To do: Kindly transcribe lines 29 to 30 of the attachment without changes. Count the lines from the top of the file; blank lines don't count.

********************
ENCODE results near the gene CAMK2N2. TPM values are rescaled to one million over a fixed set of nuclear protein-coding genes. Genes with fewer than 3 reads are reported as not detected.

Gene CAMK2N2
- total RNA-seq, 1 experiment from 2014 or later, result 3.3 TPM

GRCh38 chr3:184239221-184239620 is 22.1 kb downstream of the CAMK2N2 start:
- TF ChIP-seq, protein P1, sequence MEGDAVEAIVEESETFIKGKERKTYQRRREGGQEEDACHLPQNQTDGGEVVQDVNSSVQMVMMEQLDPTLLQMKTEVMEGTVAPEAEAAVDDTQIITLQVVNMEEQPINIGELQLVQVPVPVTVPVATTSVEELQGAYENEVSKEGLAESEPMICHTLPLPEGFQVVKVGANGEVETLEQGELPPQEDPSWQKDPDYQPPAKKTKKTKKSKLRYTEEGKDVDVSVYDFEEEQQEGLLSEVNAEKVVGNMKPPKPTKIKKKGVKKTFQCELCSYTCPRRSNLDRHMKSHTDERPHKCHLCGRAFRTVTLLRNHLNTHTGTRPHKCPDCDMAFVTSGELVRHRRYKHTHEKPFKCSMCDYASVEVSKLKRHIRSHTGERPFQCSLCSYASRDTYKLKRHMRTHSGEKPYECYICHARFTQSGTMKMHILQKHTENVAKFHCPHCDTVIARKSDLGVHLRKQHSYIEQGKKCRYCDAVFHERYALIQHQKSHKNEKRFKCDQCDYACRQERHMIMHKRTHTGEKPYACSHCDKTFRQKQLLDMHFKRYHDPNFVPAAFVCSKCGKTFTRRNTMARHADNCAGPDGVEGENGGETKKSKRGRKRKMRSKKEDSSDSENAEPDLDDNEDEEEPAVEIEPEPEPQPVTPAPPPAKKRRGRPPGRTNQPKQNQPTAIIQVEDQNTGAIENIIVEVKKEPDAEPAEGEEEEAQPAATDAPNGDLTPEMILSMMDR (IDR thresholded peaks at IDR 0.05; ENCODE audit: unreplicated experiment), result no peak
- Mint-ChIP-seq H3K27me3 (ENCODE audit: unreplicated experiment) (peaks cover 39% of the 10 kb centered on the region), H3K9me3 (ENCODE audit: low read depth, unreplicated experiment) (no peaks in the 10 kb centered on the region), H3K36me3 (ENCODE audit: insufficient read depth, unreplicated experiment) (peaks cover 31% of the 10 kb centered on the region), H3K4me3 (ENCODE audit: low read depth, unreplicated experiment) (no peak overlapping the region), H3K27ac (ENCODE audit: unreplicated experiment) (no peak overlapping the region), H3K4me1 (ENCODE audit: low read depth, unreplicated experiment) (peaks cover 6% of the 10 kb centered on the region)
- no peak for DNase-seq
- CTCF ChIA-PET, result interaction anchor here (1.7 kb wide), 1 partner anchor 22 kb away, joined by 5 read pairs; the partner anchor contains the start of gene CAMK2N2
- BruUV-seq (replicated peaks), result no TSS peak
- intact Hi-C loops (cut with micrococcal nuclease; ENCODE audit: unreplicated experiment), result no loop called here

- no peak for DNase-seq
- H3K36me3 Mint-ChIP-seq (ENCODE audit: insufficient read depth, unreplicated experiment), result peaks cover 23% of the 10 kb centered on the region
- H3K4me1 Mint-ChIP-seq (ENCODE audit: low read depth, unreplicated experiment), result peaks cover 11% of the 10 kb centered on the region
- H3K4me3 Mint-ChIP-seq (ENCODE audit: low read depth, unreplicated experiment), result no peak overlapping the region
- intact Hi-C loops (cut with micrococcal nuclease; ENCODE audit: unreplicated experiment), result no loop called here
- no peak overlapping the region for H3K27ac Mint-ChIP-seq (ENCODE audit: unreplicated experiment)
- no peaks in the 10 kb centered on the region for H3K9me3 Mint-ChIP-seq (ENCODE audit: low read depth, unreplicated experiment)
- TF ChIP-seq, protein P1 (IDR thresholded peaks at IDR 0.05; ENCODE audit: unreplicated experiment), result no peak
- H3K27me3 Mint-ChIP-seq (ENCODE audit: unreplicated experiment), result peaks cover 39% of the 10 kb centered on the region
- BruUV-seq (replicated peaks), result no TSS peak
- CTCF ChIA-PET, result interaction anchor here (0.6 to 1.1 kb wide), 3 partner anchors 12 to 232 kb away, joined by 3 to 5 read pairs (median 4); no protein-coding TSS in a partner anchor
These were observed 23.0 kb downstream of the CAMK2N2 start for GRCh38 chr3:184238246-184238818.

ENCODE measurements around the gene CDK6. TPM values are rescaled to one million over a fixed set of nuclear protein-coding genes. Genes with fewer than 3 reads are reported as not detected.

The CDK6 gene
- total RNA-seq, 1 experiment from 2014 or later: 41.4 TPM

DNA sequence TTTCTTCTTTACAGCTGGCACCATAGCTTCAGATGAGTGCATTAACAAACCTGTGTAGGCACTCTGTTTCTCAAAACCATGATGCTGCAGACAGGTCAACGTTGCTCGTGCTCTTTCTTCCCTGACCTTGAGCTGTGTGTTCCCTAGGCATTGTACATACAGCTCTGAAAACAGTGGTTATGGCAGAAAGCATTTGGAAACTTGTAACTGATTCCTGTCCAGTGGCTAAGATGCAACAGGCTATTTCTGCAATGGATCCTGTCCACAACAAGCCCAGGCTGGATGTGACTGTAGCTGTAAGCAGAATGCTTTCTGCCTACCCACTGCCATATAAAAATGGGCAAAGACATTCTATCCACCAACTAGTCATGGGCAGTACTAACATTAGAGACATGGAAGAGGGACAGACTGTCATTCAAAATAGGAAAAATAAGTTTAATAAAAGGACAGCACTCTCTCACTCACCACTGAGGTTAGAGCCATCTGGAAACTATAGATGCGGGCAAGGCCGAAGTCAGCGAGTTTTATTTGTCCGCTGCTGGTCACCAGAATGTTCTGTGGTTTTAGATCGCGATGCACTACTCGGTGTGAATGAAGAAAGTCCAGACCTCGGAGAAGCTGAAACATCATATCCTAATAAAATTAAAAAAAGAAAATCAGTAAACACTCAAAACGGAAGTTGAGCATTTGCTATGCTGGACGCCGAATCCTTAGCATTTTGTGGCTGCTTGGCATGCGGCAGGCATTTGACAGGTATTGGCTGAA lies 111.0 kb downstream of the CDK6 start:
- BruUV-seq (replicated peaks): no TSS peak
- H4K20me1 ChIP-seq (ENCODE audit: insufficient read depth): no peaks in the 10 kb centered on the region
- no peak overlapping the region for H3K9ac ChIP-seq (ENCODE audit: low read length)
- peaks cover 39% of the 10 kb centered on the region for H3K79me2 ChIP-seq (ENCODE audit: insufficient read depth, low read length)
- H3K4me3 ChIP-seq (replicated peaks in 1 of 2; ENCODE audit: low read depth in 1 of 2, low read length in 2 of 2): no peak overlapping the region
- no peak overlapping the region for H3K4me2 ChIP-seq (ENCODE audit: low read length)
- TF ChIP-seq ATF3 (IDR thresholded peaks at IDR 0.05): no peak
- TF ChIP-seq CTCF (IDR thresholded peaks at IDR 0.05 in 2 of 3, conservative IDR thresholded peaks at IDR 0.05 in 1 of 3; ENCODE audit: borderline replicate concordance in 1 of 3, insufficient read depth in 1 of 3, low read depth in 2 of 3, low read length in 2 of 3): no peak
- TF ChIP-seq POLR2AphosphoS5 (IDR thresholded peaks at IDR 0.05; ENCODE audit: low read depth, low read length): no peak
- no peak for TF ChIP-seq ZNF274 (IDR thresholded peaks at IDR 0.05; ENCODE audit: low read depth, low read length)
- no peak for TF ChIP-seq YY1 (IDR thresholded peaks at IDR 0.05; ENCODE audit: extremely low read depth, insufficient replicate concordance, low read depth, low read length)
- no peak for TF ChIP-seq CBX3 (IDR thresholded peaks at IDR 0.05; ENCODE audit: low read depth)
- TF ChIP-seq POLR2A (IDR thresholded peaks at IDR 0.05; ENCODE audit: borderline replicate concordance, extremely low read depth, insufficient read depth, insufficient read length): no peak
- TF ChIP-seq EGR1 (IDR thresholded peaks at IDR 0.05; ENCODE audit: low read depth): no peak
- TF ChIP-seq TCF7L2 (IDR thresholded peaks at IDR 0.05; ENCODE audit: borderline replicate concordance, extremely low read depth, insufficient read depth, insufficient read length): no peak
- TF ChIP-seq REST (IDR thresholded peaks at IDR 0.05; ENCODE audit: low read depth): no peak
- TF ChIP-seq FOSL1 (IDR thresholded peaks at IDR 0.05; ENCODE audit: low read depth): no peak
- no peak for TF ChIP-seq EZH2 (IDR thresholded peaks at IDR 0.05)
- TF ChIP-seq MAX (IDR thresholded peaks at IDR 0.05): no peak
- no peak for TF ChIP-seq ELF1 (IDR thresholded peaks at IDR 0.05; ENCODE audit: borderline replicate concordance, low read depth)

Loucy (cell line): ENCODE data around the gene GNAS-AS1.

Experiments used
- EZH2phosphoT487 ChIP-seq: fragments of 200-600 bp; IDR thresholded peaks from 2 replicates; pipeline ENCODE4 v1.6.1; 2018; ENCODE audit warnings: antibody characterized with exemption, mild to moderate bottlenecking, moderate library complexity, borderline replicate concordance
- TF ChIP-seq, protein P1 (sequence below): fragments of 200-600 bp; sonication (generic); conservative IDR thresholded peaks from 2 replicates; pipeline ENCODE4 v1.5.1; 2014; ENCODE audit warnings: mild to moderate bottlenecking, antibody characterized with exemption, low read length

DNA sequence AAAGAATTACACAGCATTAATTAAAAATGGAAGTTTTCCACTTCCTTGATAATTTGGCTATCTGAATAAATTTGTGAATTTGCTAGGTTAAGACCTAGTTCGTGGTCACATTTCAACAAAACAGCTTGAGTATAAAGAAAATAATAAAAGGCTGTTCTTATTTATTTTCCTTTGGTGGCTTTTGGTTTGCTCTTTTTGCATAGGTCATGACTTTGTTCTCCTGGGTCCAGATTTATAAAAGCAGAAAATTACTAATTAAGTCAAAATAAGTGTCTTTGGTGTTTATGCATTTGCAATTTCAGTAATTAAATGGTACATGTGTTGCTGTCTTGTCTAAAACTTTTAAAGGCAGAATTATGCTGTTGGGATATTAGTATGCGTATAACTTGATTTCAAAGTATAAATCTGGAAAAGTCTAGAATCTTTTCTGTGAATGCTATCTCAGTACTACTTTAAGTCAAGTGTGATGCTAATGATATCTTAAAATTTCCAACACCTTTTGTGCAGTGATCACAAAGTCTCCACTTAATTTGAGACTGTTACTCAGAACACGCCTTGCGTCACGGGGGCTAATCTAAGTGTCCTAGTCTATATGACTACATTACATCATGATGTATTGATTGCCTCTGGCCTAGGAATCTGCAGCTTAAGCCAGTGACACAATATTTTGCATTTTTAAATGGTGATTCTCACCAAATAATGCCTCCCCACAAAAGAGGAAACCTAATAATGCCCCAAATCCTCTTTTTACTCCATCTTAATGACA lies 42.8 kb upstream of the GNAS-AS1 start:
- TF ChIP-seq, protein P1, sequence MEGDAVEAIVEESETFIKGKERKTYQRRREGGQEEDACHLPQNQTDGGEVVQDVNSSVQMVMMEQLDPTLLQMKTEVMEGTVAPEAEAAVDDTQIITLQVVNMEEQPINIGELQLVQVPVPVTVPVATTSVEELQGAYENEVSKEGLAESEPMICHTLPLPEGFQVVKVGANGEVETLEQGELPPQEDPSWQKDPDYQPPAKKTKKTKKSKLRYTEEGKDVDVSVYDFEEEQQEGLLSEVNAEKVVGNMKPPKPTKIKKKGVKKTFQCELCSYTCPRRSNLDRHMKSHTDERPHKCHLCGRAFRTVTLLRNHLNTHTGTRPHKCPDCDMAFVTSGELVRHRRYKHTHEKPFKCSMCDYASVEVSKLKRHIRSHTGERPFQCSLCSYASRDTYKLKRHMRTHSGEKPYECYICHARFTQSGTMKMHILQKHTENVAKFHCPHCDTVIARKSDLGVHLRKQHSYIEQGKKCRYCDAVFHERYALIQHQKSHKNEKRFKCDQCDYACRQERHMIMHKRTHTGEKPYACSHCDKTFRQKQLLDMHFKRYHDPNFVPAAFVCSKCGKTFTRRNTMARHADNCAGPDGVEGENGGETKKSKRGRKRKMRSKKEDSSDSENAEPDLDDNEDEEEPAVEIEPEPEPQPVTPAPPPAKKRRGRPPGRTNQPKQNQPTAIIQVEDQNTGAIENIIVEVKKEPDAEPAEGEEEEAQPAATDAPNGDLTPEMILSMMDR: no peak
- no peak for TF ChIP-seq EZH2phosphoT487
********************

- no peak overlapping the region for H3K9ac ChIP-seq (ENCODE audit: low read length)
- peaks cover 39% of the 10 kb centered on the region for H3K79me2 ChIP-seq (ENCODE audit: insufficient read depth, low read length)